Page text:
BAME writers pave way for change in Stripes' YA anthology

BAME writers pave way for change in Stripes' YA anthology

Stories from writers Phoebe Roy, Mary Bello, Aisha Bushby and Yasmin Rahman have been selected from over 100 submissions to be published in A Change Is Gonna Come (Stripes, Little Tiger Group), an anthology of short stories and poetry for young adults written by authors from Black, Asian and Minority Ethnic (BAME) backgrounds.

‎The open call for submissions asked to hear from unpublished and unagented writers for short stories on the theme of change. The chosen writers' stories will now be published in the paperback edition of the book on 10th August alongside contributions from established writers Tanya Byrne, Inua Ellams, Catherine Johnson, Patrice Lawrence, Ayisha Malik, Irfan Master, Nikesh Shukla and Lemn Sissay.

Roy was last week was named the winner of the Sceptre Loves short story prize for "It Was Summer", a story charting a relationship between two men as it changes with the seasons, and this time is recognised for her story "Iridescent Adolescent" selected for inclusion in the anthology. She has a first-class degree and master's in Archaeology and Ancient History and, having worked as an editor, tutor, publishing assistant, production editor, ghost writer and features writer, is now working on her first novel.

Aisha Bushby, a literary agent's assistant at Eve White Literary Agency, will publish "Marionette Girl" in the anthology; Yasmin Rahman, co-founder of literary magazine Scrittura, will have "Chance Encounter" published; and Mary Bello, editor for OK! Nigeria and founder of women’s podcast Queens n Dreams, will see her story "Dear Asha" published.

“This year, Stripes is publishing as many BAME UK YA voices in this anthology as the rest of the industry combined," commented Bushby. "I’m honoured to be a part of such an important book."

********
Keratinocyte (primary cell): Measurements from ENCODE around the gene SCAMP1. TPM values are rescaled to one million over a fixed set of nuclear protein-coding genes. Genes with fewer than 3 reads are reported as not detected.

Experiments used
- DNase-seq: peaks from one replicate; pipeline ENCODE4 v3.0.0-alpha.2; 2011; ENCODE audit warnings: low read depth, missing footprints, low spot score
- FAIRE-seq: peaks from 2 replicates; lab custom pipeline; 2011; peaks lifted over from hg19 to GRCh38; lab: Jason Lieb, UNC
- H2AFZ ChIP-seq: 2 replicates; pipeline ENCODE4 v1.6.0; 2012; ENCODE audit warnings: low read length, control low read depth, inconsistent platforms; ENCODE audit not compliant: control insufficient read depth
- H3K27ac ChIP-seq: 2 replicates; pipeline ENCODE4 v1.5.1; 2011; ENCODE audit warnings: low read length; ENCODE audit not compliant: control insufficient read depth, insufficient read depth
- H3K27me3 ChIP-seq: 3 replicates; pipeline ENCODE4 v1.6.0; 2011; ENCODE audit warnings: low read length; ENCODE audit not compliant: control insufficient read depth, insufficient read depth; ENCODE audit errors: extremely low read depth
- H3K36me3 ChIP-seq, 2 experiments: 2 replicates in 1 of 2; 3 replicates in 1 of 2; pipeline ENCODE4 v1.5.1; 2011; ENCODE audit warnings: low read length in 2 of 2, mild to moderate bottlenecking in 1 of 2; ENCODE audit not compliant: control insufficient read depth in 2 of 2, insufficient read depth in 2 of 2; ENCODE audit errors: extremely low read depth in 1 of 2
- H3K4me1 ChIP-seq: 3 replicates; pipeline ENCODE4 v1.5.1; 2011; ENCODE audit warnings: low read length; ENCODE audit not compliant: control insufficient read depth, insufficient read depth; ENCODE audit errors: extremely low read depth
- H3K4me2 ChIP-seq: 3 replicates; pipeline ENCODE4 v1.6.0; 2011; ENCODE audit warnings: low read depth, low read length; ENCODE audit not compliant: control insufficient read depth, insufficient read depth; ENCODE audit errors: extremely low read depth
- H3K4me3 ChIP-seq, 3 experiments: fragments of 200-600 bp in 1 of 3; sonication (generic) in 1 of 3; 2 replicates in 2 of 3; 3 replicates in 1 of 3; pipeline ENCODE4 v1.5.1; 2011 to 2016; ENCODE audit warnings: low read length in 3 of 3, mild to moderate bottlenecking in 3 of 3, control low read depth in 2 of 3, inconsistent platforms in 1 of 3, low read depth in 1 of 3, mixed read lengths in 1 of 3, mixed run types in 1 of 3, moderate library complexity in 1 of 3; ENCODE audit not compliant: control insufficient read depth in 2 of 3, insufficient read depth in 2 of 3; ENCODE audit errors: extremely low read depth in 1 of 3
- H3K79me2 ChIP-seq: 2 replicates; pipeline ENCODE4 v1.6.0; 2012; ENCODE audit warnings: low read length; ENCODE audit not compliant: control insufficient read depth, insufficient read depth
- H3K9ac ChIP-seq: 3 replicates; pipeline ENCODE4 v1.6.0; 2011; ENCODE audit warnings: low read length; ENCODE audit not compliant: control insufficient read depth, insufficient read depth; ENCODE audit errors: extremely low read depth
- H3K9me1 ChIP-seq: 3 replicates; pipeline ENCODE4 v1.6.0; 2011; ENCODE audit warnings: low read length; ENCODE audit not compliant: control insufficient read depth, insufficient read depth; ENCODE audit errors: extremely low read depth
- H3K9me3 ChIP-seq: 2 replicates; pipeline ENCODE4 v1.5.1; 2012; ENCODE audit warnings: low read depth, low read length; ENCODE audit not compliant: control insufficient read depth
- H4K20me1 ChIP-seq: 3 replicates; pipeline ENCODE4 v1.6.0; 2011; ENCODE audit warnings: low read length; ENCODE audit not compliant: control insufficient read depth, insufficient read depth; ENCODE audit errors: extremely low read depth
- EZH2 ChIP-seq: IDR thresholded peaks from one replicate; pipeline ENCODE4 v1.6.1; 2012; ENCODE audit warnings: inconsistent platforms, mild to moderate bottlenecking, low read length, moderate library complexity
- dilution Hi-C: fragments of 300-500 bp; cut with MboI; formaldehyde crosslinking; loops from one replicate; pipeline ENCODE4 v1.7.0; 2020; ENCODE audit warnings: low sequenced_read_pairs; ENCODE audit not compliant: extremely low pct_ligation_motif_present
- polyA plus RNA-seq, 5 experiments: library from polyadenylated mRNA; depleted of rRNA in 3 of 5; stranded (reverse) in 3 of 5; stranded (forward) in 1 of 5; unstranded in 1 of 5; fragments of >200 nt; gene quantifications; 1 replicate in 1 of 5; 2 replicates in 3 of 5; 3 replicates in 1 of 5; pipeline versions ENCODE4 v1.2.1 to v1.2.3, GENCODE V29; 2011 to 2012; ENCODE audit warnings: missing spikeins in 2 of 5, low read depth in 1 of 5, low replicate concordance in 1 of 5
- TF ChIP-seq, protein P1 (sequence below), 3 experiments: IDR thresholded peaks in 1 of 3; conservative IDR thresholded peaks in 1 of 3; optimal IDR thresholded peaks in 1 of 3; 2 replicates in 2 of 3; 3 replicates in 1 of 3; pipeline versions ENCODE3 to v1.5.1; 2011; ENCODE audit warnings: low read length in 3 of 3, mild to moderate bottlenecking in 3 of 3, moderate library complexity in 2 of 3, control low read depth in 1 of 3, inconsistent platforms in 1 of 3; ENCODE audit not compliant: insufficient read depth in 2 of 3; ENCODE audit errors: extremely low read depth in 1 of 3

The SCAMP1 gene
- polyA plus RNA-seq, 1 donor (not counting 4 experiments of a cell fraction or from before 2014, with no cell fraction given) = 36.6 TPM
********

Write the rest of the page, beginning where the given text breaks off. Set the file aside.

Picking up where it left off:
Rahman added: “I write contemporary YA fiction and am determined to increase the diversity in Children’s literature. Growing up as a British Muslim, I could never find any characters that I felt represented my experiences. Being selected for this anthology has made me realise that not only is there a market for stories like mine, there’s a need for them. My mission as a writer is to avoid my nieces and nephews having the same dilemma.” 

The winning stories were chosen by book industry figures including literary agent Julia Kingsford of Kingsford Campbell and Sarah Shaffi, online editor and producer for The Bookseller and co-founder of the BAME in Publishing network, alongside Stripes staff and editorial mentee, Aa’Ishah Hawton, who is shadowing Stripes commissioning editor Ruth Bennett in the editorial process.

Bennett said: “The open submissions reconfirmed our belief that there is a wealth of undiscovered voices just waiting to be found. Out of the more than one hundred entries received, there were four stories that stood out to the judging panel. We are delighted to be able to use A Change Is Gonna Come as a platform for introducing these talented new writers to YA fans, and I, for one, cannot wait to read more of their writing.”

Shaffi said: “A Change is Gonna Come is a brilliant response to the dearth of BAME voices in UK publishing. It’s a proactive step that looks to find new talent, and show publishers, agents, and the rest of the industry, that writers from minority backgrounds are out there.

“The submissions we read covered a range of issues, experiences and genres, and it was great to see the talent on show. The majority of the writers were female – they outnumber the men almost 5:1, which explains our all-female selection – so I’d encourage more men to submit their work if a similar opportunity comes up again in the future.”